AMD launched its Fusion family of APUs, or Accelerated Processing Units, which is the term used by the company to denote a CPU and GPU solution integrated on a single die.
The APUs, which will be divided into the E-Series and the C-Series, will have multi-core x86-based CPUs integrated with a graphics processor, which according to the company, will be able to handle 1080p high-definition video playback yet consumes less power.
The E-Series APU, which will be available for mainstream notebooks and all-in-one desktop PCs, is said to be very low-power yet offer better gaming performance, thanks to a more powerful, DirectX 11-capable GPU.
According to Bob Grim, director of client product marketing for the Computing Solutions Group at AMD, the E-Series offers up to 30% better performance in 3DMark '06 with the same class processor from the competition.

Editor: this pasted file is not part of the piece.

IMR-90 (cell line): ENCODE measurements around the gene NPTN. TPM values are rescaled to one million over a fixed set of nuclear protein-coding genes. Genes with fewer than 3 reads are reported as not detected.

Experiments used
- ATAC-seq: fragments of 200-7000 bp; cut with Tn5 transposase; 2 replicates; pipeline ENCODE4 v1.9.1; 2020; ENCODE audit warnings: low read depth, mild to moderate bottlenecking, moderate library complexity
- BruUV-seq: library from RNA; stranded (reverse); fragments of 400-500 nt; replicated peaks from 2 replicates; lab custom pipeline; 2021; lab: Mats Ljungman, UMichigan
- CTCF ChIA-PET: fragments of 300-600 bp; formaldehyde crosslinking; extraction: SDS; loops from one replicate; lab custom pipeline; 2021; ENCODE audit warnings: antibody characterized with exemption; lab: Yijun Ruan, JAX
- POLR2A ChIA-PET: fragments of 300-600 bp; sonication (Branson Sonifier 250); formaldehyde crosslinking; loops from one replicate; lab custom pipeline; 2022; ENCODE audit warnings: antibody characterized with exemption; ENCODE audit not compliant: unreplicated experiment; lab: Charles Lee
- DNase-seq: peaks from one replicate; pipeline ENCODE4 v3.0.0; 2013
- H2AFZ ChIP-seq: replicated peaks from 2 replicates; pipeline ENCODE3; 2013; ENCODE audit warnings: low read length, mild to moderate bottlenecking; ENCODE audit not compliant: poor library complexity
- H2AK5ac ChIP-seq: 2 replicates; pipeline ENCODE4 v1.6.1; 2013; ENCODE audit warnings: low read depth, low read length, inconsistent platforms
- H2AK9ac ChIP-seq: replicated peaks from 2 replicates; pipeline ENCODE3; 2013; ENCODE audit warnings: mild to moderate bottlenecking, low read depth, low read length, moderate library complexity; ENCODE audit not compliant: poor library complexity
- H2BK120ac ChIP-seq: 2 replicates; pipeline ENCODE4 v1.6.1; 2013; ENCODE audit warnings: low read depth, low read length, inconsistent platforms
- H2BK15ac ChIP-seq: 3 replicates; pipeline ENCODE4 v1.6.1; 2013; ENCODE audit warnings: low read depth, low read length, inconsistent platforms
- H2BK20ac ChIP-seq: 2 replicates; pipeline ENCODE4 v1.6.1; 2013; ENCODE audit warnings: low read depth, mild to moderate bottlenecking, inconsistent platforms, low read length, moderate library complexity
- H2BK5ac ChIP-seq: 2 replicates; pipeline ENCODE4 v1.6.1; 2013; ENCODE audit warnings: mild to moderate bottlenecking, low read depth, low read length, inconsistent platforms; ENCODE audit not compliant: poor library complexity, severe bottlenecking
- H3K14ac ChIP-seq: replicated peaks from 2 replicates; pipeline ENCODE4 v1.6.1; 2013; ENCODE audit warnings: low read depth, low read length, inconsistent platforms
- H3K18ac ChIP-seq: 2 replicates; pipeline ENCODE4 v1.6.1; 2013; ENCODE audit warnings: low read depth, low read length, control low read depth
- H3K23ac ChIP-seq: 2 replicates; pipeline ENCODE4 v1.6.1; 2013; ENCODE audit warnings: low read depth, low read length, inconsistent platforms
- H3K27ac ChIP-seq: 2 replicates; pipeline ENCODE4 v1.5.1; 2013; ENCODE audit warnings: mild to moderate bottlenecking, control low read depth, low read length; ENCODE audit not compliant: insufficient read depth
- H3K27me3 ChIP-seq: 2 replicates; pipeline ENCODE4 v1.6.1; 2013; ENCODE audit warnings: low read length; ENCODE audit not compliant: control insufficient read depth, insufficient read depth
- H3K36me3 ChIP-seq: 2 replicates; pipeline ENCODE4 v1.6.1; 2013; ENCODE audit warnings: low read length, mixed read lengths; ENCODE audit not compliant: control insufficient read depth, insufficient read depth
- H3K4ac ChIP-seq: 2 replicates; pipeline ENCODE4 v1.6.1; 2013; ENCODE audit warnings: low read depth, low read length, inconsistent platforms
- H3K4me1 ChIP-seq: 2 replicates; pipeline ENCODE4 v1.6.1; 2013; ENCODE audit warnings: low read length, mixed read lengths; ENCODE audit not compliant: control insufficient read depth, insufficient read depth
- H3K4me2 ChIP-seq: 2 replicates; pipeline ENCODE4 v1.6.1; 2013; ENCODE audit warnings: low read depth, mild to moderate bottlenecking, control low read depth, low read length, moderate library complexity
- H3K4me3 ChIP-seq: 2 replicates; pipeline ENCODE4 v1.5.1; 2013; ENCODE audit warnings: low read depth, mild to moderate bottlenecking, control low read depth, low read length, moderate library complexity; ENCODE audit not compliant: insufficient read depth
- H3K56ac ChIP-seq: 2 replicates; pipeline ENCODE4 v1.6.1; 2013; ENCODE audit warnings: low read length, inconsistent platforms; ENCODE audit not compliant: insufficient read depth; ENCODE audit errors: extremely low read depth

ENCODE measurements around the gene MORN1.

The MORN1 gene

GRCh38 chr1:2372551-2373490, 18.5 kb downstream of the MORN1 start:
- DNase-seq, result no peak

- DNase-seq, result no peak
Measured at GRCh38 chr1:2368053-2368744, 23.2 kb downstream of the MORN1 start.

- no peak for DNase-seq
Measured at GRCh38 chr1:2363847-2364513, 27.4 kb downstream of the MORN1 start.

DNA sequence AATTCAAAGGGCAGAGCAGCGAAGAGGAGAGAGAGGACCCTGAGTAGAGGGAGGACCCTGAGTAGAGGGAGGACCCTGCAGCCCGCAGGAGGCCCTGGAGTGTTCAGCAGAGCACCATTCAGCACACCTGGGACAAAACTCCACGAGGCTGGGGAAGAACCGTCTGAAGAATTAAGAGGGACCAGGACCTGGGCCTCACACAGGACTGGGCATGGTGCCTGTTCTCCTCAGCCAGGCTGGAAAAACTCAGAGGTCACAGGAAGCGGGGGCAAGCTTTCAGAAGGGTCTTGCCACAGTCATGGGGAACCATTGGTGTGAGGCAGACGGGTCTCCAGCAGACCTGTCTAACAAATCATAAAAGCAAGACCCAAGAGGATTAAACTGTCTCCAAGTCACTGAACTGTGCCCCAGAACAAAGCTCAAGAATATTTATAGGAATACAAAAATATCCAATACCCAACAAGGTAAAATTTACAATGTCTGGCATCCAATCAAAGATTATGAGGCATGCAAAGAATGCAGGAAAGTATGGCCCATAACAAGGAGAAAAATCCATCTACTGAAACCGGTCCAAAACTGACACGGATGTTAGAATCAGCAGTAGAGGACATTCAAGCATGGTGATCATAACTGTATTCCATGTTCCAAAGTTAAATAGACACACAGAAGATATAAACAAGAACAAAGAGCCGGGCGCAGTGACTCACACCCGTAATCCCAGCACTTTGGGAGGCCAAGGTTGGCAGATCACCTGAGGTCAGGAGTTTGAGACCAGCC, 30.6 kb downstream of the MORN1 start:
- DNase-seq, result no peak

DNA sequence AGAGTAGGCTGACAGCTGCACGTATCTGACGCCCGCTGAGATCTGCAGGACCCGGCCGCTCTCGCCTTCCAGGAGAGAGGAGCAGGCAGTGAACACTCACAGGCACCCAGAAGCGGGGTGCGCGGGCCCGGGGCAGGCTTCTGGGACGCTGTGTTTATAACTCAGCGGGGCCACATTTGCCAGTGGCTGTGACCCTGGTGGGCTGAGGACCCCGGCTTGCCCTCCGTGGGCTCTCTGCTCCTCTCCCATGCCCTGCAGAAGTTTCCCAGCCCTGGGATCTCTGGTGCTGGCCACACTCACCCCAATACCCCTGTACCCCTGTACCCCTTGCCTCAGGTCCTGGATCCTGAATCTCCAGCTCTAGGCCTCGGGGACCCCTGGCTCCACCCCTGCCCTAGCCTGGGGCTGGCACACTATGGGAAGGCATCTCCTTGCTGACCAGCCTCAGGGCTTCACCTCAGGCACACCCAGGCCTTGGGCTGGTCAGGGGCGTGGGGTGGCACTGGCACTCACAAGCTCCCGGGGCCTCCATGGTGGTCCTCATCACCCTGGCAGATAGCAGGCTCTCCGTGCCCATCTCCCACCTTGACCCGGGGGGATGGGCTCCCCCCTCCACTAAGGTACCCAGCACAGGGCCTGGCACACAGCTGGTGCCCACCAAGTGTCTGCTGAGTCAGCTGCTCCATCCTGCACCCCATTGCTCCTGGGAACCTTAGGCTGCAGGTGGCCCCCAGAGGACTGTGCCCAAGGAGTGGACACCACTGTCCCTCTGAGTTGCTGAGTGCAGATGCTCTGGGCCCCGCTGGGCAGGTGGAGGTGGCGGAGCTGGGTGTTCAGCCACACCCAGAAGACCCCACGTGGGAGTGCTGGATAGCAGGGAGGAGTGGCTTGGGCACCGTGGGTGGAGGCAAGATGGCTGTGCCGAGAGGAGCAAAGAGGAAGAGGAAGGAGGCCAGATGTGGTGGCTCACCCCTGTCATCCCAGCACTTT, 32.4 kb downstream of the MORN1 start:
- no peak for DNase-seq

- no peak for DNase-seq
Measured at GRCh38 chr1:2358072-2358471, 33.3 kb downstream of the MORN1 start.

On the netbook front, AMD has the C-Series, which consumes so little power that AMD claims it will offer up to 12 hours battery life while giving 11x more graphics performance compared with current netbooks.
Over 35 AMD Fusion-based machines are set to launch in Asia in the first half of 2011 from PC makers like Acer, Dell, Fujitsu, Lenovo, Hewlett-Packard, Samsung, Sony and Toshiba, with a number of these already in stores as you read this.
Later in the year, AMD will release the A-Series Fusion APU built on the 32nm (nanometre) process, which will be meant for high-performance desktop PCs and will have a whopping 500-Gigaflops of processing power.